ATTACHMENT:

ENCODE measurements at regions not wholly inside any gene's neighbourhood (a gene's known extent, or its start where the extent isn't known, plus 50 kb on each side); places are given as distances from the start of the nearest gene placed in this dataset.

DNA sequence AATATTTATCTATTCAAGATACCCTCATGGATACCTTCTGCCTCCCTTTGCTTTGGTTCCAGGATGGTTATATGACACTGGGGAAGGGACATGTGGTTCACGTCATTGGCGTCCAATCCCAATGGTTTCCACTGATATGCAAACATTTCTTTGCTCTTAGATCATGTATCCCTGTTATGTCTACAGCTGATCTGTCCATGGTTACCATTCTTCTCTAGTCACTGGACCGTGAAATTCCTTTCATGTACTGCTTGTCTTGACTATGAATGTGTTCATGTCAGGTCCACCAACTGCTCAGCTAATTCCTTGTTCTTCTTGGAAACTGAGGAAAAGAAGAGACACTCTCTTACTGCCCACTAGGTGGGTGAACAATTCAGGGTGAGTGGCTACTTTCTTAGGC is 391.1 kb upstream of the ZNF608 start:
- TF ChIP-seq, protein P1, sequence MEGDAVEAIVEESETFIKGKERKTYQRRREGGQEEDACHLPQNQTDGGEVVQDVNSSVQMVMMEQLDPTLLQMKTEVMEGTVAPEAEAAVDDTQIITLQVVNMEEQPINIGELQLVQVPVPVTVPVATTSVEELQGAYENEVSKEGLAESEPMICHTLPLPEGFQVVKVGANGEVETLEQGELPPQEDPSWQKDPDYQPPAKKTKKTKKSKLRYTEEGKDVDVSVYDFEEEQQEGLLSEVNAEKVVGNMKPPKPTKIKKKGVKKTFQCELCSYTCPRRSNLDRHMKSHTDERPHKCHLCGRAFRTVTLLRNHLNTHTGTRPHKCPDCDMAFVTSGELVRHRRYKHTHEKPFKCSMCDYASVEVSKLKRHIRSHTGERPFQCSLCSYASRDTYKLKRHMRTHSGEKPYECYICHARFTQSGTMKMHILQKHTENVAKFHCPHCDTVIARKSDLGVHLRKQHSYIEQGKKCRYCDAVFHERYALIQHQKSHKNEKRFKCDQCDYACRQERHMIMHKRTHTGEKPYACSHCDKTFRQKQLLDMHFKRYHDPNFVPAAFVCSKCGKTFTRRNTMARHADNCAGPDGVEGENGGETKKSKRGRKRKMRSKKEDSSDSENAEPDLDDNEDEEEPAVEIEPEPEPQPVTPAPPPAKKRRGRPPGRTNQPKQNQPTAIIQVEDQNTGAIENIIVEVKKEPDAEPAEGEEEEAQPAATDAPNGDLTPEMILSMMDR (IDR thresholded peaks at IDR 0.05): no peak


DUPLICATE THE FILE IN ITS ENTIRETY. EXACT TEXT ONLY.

ENCODE measurements at regions not wholly inside any gene's neighbourhood (a gene's known extent, or its start where the extent isn't known, plus 50 kb on each side); places are given as distances from the start of the nearest gene placed in this dataset.

DNA sequence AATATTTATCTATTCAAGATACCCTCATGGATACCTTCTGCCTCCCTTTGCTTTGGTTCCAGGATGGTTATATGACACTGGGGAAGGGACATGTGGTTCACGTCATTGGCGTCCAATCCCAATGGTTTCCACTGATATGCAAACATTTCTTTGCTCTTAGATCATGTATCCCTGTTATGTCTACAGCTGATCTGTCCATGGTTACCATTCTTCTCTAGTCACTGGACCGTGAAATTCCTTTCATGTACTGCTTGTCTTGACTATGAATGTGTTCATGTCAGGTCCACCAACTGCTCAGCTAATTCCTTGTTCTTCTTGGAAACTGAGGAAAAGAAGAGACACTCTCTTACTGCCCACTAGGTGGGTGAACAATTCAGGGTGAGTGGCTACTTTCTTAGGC is 391.1 kb upstream of the ZNF608 start:
- TF ChIP-seq, protein P1, sequence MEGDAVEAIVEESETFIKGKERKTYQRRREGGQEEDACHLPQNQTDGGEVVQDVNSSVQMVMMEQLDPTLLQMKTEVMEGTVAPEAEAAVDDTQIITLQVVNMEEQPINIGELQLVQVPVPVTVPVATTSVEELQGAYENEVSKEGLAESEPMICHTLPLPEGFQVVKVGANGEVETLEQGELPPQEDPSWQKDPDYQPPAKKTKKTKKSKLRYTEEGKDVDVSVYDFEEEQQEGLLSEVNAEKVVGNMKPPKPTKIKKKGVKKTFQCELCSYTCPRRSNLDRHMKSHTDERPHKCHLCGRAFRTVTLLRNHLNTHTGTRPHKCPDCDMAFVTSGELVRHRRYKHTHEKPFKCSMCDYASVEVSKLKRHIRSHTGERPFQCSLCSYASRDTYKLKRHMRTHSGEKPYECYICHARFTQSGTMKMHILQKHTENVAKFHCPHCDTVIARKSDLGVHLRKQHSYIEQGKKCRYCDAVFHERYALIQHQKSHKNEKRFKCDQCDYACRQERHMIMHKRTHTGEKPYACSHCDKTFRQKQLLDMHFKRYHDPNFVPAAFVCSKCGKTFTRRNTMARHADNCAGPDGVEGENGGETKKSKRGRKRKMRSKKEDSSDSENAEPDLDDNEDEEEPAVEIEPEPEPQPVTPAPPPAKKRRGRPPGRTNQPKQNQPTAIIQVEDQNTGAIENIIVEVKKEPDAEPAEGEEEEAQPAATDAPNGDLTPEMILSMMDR (IDR thresholded peaks at IDR 0.05): no peak